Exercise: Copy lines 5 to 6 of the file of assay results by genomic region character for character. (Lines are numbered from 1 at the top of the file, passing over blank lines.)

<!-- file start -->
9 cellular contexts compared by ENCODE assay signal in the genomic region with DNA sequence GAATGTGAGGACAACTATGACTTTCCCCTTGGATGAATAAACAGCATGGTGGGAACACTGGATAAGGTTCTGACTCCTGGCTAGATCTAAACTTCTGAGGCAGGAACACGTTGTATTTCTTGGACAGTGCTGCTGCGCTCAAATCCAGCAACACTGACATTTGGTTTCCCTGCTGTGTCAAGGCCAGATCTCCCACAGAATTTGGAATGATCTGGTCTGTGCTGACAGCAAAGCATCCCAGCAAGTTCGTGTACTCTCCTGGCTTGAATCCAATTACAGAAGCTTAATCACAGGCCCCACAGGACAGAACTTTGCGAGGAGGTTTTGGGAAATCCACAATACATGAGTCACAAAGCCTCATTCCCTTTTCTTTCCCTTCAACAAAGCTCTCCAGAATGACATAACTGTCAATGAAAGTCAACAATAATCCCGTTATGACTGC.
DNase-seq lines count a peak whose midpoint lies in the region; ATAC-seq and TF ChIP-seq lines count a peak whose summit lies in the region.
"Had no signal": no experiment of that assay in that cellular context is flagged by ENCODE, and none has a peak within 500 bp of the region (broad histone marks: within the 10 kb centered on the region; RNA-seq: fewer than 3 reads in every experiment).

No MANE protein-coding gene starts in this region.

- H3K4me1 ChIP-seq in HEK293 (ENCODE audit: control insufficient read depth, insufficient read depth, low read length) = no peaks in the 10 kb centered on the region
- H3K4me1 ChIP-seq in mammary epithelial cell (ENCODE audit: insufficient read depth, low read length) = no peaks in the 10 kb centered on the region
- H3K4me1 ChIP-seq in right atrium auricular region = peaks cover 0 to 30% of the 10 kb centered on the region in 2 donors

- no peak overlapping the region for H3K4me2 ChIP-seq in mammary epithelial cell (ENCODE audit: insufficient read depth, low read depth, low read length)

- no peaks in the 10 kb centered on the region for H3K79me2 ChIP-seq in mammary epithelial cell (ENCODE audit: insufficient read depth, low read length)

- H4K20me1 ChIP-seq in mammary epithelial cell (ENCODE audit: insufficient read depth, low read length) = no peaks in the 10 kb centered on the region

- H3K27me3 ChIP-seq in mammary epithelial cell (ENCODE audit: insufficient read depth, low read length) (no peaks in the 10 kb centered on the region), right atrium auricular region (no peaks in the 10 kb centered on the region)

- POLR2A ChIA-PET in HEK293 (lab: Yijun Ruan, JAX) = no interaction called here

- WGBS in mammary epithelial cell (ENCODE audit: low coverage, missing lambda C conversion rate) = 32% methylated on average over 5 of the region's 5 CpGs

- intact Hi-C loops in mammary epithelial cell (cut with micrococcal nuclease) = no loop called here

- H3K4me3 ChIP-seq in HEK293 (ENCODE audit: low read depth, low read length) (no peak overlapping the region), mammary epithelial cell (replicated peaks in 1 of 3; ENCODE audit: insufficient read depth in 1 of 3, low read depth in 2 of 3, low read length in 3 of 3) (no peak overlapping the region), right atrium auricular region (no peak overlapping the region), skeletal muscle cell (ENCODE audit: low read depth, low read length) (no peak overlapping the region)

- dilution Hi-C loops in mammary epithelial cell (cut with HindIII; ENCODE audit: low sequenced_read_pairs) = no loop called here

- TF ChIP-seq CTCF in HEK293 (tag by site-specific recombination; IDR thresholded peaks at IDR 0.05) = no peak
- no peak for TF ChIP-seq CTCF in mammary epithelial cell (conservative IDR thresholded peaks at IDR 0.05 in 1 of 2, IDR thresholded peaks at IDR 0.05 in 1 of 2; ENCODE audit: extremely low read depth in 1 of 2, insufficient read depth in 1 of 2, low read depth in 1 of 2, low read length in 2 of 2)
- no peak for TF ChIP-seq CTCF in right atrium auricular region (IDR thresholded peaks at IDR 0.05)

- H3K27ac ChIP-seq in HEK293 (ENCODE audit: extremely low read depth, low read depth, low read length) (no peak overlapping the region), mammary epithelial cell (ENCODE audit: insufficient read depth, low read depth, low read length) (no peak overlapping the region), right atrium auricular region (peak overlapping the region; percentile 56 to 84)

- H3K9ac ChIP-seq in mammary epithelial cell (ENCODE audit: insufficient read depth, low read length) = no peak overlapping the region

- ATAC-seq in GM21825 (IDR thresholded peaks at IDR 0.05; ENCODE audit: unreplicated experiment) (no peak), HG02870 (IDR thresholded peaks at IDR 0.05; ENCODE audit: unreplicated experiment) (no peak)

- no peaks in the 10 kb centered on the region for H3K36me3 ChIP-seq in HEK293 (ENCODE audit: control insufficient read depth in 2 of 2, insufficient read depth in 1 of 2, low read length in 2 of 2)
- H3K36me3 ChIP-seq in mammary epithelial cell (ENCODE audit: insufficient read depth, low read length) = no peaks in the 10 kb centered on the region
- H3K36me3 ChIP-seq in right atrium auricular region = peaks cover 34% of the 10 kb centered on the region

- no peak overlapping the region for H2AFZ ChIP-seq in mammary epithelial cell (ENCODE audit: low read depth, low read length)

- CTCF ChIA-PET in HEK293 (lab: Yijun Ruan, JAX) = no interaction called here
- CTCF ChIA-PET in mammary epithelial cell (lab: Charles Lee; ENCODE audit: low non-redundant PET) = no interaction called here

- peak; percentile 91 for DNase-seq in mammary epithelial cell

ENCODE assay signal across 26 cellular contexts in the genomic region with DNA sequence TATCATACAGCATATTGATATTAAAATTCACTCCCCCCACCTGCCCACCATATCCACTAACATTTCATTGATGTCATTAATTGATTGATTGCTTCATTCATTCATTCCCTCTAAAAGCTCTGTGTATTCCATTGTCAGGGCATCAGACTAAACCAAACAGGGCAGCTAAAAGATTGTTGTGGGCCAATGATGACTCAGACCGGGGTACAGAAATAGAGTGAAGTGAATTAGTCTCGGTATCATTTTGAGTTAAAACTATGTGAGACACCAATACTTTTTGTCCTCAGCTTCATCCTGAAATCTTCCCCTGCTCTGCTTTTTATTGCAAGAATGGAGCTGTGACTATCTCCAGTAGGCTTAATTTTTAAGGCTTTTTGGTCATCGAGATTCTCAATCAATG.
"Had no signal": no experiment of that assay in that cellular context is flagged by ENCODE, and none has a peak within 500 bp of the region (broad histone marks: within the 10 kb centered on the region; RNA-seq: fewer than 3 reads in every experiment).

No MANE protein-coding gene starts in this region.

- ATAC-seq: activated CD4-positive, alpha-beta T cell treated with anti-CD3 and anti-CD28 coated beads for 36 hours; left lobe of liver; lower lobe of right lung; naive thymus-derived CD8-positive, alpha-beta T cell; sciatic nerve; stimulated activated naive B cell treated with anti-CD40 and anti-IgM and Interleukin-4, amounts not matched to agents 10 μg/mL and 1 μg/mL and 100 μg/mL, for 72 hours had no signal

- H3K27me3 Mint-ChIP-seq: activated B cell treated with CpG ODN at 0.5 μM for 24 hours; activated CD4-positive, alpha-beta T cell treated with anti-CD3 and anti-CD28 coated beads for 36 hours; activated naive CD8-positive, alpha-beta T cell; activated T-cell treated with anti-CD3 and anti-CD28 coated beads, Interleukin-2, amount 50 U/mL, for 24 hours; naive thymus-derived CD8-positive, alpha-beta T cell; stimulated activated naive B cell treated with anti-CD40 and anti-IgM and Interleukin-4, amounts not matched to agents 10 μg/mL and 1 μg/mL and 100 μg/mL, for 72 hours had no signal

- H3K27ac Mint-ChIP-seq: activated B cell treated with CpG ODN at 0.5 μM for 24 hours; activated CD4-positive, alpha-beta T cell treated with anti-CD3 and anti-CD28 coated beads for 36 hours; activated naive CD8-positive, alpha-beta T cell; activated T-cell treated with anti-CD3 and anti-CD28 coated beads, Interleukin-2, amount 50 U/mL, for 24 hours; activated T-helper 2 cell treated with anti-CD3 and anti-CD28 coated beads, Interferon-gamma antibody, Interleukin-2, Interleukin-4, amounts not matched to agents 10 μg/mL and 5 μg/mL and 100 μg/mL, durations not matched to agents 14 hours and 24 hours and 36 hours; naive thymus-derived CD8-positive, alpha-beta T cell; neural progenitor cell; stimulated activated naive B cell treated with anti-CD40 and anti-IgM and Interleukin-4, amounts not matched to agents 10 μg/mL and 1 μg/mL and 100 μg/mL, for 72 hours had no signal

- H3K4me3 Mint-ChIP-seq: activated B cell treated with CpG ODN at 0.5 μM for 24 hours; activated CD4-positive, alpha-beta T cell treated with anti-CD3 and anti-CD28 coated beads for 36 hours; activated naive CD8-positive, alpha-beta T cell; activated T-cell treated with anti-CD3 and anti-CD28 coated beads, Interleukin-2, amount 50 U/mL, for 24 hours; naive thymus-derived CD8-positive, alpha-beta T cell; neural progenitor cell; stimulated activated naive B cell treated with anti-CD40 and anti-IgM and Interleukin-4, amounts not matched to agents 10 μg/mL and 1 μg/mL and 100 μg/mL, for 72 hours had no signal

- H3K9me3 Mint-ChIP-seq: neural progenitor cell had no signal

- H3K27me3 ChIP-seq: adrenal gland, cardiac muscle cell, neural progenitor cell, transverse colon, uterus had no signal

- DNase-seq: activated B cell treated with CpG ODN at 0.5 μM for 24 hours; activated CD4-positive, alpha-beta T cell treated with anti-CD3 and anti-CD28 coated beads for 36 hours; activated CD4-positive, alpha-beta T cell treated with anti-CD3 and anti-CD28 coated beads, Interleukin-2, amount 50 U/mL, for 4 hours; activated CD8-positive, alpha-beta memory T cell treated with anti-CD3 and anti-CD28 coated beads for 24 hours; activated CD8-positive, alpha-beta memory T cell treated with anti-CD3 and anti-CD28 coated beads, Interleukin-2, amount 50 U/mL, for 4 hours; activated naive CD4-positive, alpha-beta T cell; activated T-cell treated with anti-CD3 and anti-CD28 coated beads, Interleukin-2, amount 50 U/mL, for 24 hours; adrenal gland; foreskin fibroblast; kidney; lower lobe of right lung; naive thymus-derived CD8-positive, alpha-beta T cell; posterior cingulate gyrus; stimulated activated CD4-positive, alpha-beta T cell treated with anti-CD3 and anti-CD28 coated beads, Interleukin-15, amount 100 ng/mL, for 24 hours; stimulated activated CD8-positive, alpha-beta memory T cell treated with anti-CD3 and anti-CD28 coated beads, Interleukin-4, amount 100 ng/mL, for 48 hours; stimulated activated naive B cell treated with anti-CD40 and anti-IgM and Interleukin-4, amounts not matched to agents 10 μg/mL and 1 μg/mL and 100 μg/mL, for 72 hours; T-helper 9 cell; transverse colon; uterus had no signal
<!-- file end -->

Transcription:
- H3K4me1 ChIP-seq in HEK293 (ENCODE audit: control insufficient read depth, insufficient read depth, low read length) = no peaks in the 10 kb centered on the region
- H3K4me1 ChIP-seq in mammary epithelial cell (ENCODE audit: insufficient read depth, low read length) = no peaks in the 10 kb centered on the region